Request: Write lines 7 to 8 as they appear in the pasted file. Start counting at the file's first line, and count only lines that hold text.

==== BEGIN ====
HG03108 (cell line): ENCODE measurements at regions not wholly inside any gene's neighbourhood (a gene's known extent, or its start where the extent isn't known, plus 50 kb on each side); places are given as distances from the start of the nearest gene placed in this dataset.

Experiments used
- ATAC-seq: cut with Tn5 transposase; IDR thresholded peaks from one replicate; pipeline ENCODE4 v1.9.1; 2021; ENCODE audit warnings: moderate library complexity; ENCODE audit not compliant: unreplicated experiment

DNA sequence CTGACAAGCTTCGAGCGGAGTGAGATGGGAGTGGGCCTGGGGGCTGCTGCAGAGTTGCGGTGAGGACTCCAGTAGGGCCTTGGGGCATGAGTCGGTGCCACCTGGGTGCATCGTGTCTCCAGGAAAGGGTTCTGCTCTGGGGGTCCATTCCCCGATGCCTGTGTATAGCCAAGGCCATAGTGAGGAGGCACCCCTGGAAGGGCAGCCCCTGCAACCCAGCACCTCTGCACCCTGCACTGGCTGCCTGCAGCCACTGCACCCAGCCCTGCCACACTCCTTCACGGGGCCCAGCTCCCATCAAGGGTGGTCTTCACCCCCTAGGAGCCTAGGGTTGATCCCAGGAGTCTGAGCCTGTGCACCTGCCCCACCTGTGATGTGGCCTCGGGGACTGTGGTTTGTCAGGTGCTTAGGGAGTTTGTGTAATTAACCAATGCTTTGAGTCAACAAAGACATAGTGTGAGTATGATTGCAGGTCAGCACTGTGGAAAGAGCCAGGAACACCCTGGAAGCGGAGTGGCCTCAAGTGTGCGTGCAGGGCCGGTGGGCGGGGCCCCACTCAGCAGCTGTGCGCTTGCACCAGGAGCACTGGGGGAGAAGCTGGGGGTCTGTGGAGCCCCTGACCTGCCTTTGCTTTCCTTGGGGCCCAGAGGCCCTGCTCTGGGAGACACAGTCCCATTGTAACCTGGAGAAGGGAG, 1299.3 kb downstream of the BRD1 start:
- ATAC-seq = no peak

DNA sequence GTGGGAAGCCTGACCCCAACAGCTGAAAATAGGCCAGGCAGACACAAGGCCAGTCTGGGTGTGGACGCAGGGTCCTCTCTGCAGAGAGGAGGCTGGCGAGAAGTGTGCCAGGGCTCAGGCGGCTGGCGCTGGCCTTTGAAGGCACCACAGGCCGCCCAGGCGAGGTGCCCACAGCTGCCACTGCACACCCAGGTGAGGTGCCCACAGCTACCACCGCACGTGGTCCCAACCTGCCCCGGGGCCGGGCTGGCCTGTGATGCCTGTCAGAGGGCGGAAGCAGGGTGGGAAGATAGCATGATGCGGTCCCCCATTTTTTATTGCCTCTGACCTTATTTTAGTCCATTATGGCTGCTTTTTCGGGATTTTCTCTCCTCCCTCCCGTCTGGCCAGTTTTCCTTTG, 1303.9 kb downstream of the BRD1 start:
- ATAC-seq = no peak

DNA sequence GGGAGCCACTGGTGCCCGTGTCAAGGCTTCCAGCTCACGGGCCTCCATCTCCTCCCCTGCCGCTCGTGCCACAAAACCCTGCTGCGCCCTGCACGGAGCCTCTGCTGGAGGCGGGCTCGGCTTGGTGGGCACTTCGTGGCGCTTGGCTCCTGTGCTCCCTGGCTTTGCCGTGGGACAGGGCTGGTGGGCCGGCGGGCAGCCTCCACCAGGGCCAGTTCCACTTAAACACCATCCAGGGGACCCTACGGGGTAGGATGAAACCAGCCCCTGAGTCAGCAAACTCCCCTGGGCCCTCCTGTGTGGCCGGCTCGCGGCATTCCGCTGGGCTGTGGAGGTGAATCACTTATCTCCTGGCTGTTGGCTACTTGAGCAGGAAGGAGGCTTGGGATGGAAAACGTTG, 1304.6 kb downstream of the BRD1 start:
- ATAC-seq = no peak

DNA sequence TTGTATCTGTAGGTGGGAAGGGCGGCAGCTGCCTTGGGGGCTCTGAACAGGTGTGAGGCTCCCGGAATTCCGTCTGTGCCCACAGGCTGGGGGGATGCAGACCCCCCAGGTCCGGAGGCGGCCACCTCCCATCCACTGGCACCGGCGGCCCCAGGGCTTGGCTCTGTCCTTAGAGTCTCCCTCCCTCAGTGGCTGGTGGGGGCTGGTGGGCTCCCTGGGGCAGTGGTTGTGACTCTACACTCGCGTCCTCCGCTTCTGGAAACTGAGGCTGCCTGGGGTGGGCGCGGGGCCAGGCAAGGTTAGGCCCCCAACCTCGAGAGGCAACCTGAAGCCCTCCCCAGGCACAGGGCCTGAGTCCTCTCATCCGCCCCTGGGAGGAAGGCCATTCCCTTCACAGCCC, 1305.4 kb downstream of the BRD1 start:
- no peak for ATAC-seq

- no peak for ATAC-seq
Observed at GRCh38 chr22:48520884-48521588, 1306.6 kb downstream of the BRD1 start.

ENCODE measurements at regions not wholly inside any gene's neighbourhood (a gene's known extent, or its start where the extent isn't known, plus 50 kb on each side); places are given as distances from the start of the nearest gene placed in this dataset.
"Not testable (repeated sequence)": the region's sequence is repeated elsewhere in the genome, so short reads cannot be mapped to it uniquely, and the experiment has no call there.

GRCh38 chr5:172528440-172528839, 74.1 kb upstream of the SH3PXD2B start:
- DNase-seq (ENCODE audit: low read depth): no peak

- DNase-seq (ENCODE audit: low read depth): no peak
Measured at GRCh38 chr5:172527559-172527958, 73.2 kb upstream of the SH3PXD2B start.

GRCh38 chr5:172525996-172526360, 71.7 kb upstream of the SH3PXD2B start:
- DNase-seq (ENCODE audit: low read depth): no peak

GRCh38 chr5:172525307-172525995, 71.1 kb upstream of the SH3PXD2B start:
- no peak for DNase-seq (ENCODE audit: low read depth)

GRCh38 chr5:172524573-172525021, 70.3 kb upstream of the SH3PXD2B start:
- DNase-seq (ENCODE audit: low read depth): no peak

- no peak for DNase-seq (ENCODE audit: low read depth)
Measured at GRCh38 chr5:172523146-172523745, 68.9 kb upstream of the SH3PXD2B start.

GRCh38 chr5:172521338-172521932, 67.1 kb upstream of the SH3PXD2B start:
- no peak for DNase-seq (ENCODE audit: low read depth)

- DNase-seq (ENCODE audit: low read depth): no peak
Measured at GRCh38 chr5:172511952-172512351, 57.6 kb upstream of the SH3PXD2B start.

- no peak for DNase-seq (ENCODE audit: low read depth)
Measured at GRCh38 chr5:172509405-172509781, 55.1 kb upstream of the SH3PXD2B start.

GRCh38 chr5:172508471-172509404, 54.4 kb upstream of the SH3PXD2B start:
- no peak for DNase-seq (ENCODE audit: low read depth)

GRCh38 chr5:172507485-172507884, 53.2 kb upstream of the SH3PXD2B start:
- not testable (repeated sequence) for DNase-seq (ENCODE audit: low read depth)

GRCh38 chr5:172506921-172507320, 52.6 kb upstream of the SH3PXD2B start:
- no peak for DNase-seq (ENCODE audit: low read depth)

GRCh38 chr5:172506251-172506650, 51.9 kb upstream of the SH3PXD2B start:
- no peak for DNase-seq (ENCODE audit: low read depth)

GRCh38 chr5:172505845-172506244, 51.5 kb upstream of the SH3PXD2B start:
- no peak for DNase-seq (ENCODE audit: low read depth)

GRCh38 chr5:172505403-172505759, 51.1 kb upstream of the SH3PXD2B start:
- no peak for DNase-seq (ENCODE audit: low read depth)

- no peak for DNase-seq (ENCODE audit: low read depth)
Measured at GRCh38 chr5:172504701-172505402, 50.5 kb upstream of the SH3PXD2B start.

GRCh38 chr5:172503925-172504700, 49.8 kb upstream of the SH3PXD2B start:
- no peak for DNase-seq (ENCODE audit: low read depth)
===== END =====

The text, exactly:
- ATAC-seq = no peak

DNA sequence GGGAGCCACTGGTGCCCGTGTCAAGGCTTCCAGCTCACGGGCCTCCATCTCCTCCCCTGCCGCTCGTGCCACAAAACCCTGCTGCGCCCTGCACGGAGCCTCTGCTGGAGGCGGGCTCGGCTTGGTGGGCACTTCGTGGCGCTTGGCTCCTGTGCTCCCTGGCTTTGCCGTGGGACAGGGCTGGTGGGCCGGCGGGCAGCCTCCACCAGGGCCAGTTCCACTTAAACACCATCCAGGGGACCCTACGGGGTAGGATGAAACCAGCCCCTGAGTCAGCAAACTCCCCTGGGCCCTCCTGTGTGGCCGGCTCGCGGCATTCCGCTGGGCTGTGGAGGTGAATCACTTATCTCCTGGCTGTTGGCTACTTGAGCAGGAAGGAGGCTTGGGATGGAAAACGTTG, 1304.6 kb downstream of the BRD1 start: